Considering biodegradation in water, soil and sediment, the following components are expected to have half-lives greater than 6 months in water and soils and greater than or equal to 365 days in sediments: C15–C20 two-ring cycloalkanes, C18 polycycloalkanes, C12 one-ring aromatics, C9-C20 cycloalkane monoaromatics, C10-C20 two-ring aromatics, C12 cycloalkane diaromatics, and C14 three-ring PAHs. The C5 alkenes, greater than or equal to C9 dicycloalkanes, C14 polycycloalkanes, and generally the greater than or equal to C9 one-ring aromatics, also have half-lives greater than a year in sediments.

8.2 Potential for Bioaccumulation

Bioaccumulation potential was characterized based on empirical and/or modelled data for a suite of petroleum hydrocarbons expected to occur in petroleum substances. Bioaccumulation factors (BAFs) are the preferred metric for assessing the bioaccumulation potential of substances, as the bioconcentration factor (BCF) may not adequately account for the bioaccumulation potential of substances via the diet, which predominates for substances with log Kow greater than ~4.5 (Arnot and Gobas 2003).

In addition to fish BCF and BAF data, bioaccumulation data for aquatic invertebrate species were also considered. Biota-sediment/soil accumulation factors (BSAFs), trophic magnification factors and biomagnification factors were also considered in characterizing bioaccumulation potential.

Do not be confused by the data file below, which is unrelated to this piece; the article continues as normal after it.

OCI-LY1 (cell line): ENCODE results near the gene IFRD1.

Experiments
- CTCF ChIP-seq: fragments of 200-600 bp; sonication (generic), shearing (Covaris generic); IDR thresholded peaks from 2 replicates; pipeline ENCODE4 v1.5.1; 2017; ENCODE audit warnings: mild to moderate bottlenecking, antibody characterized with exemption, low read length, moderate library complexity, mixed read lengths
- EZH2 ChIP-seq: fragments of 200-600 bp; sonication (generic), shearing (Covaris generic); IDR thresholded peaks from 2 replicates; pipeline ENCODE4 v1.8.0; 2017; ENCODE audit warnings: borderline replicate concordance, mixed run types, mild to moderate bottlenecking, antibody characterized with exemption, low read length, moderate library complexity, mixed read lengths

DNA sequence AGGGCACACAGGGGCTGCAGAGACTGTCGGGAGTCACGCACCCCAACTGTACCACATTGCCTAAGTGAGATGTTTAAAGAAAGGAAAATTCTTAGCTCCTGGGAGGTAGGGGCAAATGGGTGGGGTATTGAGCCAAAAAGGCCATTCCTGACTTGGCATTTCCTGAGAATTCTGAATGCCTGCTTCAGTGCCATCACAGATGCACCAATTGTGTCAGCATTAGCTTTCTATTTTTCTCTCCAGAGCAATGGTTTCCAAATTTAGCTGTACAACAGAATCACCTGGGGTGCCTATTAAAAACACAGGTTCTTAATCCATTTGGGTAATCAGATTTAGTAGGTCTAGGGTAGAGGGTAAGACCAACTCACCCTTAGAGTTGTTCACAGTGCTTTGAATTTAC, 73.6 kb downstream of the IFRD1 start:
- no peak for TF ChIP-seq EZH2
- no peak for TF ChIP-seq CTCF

Empirical and modelled bioaccumulation data for petroleum hydrocarbons, as well as the weighing of information, can be found in the supporting document for this assessment (Environment Canada 2014). A summary of the results for bioaccumulation potential is presented below and in Table D-4 in Appendix D.

Overall, there is consistent empirical and predicted evidence to suggest that the following components have the potential for high bioaccumulation, with BAF/BCF values greater than 5000: C13–C15 isoalkanes, C12 alkenes, C12–C15 one-ring cycloalkanes, C12 and C15 two-ring cycloalkanes, C14 polycycloalkanes, C15 one-ring aromatics, C15 and C20 cycloalkane monoaromatics, C12–C13 diaromatics, C20 cycloalkane diaromatics, and C14 and C20 three-ring PAHs (Table D-4, Appendix D). These components are associated with a slow rate of metabolism and are highly lipophilic. Exposures from water and diet, when combined, suggest that the rate of uptake would exceed that of the total elimination rate. Most of these components are not expected to biomagnify in aquatic or terrestrial foodwebs, largely because a combination of metabolism, low dietary assimilation efficiency and growth dilution allows the elimination rate to exceed the uptake rate from the diet (Environment Canada 2014); however, one study (Harris et al. 2011) suggests that some alkyl-PAHs may biomagnify. While only BSAFs were found for some PAHs, it is possible that BSAFs will be greater than 1 for invertebrates, given that they do not have the same metabolic competency as fish. Of the bioaccumulative components, only the C12 alkenes and the C12 one- and two-ring cycloalkanes might be present in the assessed aviation gasoline fuels (CAS RNs 64741-87-3 and 68527-27-5), as it is the only component that fits within the boiling point range of these substances. The aviation turbine fuel (CAS RN 64741-86-2) may contain all of the components.